by Kim MacKenzie, Owner of Fitness with Kim
Getting older can be rough. Getting older with chronic back pain is a lot rougher. But, the worst feeling is being mentally young when your stiff body feels fifty years older. How can we keep our bodies feeling and looking young, even as we age?
The answer: Stretching.
As you age, your muscles become shorter and tighter, making your body more prone to joint, tendon, and muscle injuries. Even if you’re not a fitness fanatic, stretching should still be a part of your daily life. Joints need to stay lubricated and motion is lotion for the joints. If we are not actively stretching our bodies, our joints can become inflamed, painfully stiff, and deformed. Our bodies then suffer from the effects of bad posture and we sometimes even cause arthritis to form or to grow worse.
When we don’t stretch, our muscles become tight. They lose their elasticity and, consequently, we use them less. This then causes even more tightness and weakness in the muscles, which leads to even more disuse. It’s a vicious cycle that will cause a lot more stiffness and pain as we age.
The moral of the story… Stretch! Stretch to save your body from breaking as you age.
Stretching not only prevents muscle and joint injury as you get older, it can also help you relieve stress and muscle tension. In our fast-paced world, keeping stress at a minimum is key to preventing our bodies from aging prematurely. When we’re under stress, our hearts beat faster, our muscles tighten, our breath shortens, and our senses become sharper… but only for a brief period of time. The long term effects of stress can wreak havoc on our bodies, causing symptoms ranging from memory loss and irritability to chronic aches and pains, frequent colds, eczema, constipation or diarrhea, and heart disease.
Taking a break to stretch can help us prevent breaking ourselves with stress.
When we slow down to stretch, we give our bodies a chance for that very important, basic function… breathing. Deep breathing oxygenates our muscles, calms our nerves, and helps our bodies relax. This increases blood flow to our muscles, allowing them to recover, whether it’s from a tough workout or a tough day at the office.
Slow down. Stretch. Take five to ten minutes (at least) every day to focus on your breathing and on your body. Inhale through your nose to filter out all the dust and impurities from the air. Also, inhaling through your nose helps regulate the air temperature and humidity for your lungs. Feel your breath flow into your diaphragm and your abdomen as you stretch deeply. Then, exhale through your mouth. Your exhaling should be slower than your inhaling because longer exhaling will allow your body to relax more fully into the stretches.
Be sure to stretch your whole body. Here are three easy full body stretches that you can do in your home or office. All you need is a standard chair and an exercise ball.
Backward Back Stretch
This full body stretch, not only increases your spine’s flexibility, but it also is a great chest and lung opener. If you’re into yoga, it also opens up your heart chakra. It’s an amazing stretch that can help reverse the effects of sitting at a desk for too long.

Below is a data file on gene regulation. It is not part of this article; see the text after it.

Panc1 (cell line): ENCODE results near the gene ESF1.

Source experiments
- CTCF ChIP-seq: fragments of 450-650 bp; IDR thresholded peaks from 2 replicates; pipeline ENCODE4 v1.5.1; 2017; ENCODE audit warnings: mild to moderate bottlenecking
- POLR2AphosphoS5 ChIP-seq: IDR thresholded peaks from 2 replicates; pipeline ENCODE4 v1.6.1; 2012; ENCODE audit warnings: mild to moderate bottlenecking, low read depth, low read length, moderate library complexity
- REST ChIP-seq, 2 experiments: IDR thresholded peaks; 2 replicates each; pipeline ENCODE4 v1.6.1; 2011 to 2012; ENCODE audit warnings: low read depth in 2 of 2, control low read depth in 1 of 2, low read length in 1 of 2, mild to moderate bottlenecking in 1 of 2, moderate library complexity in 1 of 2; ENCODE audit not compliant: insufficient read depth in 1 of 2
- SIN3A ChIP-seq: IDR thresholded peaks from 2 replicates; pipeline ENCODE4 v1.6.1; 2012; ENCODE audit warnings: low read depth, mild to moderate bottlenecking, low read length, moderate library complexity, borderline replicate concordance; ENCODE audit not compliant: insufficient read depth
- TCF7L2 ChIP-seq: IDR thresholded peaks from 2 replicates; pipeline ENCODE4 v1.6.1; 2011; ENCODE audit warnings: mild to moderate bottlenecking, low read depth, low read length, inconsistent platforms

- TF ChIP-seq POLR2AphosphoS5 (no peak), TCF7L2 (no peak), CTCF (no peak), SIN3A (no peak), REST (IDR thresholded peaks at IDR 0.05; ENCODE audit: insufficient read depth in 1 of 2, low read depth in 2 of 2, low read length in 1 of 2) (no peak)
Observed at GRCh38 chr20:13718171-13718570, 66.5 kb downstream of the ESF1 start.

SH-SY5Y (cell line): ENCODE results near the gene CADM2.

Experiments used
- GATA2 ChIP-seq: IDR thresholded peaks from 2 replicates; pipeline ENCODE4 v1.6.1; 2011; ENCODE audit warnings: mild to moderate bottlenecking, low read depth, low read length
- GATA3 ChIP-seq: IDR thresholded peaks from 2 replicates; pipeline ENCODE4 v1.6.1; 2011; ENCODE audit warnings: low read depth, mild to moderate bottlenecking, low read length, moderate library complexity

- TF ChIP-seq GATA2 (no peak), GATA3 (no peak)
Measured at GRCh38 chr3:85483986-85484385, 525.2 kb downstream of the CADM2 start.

Primary Muscular Focus: Spine Flexibility, Core, Chest, and Psoas Muscles
- Sit on your exercise ball, with your feet firmly planted on the floor and your knees bent.
- Inhale, tuck your pelvis and slowly walk your feet forward, rolling the exercise ball to your lower to mid back onto the exercise ball, making sure that your spine is comfortably conforming to the curve of your exercise ball.
- Push your feet into the floor and allow your legs to straighten as you reach your arms back by your ears, and allow them to dangle behind your head as you relax over the ball.
- Hold the stretch and breathe for a minimum of 10 long breaths. The more you relax, the better the stretch!
Feel the stretch in your obliques and through your ribcage as you allow your body to reach from feet to fingertips, actively stretching over your exercise ball.
Primary Muscular Focus: External Obliques, Internal Obliques, Core, Intercostals, Shoulder Stabilizers, Spinal Extensors, Psoas, Multifidus Muscles
- Lying on your exercise ball sideways, with your ribcage, waist, and hips keeping contact with the ball. Place your hand on floor to stabilize, with your top leg on the floor behind you and your bottom leg in front.
- Reach your top arm overhead while reaching the top leg long to stretch your entire side body.
- Hold for at least 10 long breaths, focusing on “puffing up” the top side of your ribcage to deepen the side stretch.
- Then, carefully, roll off the exercise ball.
This is the easiest stretch in the book… and the most relaxing! Do this stretch a few times throughout the day at the office or at home, not only for your back to relax, but your mind too. Use this even as your morning or mid-day meditation.
Primary Muscular Focus: Spine Flexibility, Exernal Shoulder Rotation
- Lying on your back on the floor, place your legs on the chair at a 90 degree bend: 90 degree bend at your hips and 90 degree bend at your knees. Leave your arms at your side at a 45 degree angle away from your body, with your palms rotated up to the sky and your thumbs reaching toward the floor.
- Hold for at least 5 minutes, breathing deeply, allowing your pelvis to settle into the ground and your back to relax. Close your eyes if you like and just relax, feeling your upper body “melt” into the floor.
- When you’re ready, slowly pull your legs off the chair and into your chest, as you roll to your side